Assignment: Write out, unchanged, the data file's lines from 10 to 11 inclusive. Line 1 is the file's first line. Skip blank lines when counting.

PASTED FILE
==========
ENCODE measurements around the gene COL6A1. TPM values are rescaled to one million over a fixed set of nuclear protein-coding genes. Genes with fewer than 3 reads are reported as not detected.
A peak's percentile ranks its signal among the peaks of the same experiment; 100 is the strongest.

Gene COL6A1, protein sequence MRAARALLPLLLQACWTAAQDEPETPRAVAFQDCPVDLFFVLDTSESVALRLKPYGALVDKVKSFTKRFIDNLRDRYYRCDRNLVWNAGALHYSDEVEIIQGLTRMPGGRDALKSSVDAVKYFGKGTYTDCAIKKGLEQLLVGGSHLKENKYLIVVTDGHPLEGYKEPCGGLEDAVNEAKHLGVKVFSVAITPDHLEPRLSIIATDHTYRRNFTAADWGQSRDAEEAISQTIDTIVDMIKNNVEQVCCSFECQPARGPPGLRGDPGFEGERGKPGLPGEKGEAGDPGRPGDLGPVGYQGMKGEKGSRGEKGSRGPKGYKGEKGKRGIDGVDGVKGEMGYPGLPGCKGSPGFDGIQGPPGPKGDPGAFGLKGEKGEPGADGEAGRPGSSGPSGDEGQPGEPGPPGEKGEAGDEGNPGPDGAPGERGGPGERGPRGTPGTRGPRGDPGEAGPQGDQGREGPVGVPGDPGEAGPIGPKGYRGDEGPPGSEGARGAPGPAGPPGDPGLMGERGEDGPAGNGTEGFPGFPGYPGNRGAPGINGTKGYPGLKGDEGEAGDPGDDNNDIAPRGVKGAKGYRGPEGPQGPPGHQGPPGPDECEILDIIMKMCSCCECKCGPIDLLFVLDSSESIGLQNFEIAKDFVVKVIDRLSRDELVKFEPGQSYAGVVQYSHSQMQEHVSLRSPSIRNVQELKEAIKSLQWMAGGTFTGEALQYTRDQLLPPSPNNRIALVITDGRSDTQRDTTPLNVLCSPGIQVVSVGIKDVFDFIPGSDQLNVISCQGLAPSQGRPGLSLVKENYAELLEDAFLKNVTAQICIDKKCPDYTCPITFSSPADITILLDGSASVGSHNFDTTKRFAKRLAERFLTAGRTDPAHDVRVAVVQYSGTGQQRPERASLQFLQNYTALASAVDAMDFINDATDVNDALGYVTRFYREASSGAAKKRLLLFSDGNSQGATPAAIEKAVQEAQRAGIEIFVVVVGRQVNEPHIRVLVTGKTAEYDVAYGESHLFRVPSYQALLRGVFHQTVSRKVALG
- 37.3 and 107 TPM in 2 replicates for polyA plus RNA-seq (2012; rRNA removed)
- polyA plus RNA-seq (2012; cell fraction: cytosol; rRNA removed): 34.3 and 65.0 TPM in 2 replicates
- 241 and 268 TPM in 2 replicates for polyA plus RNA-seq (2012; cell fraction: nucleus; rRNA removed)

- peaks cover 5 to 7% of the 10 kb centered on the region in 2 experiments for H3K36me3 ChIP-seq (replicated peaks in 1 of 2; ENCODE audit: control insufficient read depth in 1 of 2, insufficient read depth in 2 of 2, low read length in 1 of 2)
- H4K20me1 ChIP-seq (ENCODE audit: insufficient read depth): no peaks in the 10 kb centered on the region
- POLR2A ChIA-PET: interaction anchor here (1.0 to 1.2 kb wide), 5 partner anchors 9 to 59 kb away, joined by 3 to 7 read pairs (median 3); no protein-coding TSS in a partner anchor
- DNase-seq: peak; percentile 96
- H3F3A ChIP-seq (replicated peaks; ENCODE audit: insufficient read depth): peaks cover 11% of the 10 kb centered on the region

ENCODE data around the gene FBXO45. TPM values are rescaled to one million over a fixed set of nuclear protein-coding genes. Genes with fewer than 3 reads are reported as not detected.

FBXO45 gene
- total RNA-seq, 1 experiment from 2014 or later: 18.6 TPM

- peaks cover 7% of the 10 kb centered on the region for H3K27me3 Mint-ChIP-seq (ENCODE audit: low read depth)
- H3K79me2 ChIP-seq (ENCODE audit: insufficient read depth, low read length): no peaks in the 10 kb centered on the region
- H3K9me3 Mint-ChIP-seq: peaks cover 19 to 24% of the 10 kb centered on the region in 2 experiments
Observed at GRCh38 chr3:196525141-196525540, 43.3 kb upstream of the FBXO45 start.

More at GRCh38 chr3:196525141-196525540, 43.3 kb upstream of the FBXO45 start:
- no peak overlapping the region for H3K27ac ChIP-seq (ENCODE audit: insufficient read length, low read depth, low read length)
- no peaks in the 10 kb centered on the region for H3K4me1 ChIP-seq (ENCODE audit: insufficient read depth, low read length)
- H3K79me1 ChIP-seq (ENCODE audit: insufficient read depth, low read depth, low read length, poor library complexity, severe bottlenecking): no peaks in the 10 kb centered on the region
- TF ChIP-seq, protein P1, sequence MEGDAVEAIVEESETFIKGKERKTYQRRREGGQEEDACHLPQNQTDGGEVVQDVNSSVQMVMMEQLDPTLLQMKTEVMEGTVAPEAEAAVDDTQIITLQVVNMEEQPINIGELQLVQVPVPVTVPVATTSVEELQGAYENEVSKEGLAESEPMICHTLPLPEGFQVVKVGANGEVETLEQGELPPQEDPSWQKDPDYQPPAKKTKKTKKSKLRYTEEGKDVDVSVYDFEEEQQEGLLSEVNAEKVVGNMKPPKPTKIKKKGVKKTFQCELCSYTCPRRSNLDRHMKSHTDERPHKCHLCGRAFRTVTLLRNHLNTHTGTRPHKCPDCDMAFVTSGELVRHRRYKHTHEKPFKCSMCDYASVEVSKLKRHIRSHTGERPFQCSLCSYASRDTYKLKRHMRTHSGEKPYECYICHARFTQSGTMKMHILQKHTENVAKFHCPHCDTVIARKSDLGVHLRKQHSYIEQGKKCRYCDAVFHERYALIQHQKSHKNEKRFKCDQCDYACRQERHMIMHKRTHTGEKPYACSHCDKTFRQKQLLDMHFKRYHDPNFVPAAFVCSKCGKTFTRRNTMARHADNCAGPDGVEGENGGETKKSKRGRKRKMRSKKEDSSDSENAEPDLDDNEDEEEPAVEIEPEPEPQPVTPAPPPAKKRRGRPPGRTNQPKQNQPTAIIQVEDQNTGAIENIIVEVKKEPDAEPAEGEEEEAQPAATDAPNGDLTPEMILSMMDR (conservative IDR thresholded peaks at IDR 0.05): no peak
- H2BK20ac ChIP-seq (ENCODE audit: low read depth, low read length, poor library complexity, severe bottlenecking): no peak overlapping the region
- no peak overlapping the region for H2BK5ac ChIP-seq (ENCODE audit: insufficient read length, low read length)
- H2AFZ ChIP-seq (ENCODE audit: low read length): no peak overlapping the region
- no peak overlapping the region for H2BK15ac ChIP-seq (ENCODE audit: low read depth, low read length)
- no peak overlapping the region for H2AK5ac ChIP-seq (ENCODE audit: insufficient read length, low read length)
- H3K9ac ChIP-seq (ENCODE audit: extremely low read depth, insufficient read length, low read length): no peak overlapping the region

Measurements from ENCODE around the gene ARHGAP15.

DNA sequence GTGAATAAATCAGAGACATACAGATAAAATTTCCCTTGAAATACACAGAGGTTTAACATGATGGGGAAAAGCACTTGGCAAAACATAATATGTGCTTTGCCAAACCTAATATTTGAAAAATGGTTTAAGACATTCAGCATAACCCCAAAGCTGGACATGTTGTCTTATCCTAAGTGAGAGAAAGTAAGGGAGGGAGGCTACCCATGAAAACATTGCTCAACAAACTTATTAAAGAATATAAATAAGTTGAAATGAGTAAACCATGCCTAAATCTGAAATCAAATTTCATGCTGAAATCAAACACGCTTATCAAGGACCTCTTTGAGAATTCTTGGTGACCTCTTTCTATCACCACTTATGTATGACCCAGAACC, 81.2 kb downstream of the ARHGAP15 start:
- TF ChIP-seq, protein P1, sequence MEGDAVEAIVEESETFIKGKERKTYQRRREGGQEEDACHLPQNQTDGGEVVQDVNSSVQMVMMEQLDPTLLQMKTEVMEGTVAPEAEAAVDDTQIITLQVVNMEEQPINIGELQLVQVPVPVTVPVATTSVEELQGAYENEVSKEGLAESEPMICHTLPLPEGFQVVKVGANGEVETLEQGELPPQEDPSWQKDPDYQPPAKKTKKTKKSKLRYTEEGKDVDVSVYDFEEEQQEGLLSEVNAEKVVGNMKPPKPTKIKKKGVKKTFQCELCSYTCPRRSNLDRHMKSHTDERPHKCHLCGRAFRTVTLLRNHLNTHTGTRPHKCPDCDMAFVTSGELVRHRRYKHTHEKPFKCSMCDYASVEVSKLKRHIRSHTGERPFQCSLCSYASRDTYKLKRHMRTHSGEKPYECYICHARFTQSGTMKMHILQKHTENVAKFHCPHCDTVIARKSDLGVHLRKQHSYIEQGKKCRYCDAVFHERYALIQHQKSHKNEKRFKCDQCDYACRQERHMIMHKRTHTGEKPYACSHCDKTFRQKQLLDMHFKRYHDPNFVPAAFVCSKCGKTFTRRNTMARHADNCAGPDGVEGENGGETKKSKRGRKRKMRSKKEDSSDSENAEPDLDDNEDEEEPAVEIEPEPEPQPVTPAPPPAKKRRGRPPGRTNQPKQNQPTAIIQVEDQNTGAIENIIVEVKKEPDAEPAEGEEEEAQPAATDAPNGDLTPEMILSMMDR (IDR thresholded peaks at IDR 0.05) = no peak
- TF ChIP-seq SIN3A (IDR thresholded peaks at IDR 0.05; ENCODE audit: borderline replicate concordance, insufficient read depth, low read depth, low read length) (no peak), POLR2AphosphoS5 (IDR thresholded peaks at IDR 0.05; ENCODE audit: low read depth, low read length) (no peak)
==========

- DNase-seq: peak; percentile 96
- H3F3A ChIP-seq (replicated peaks; ENCODE audit: insufficient read depth): peaks cover 11% of the 10 kb centered on the region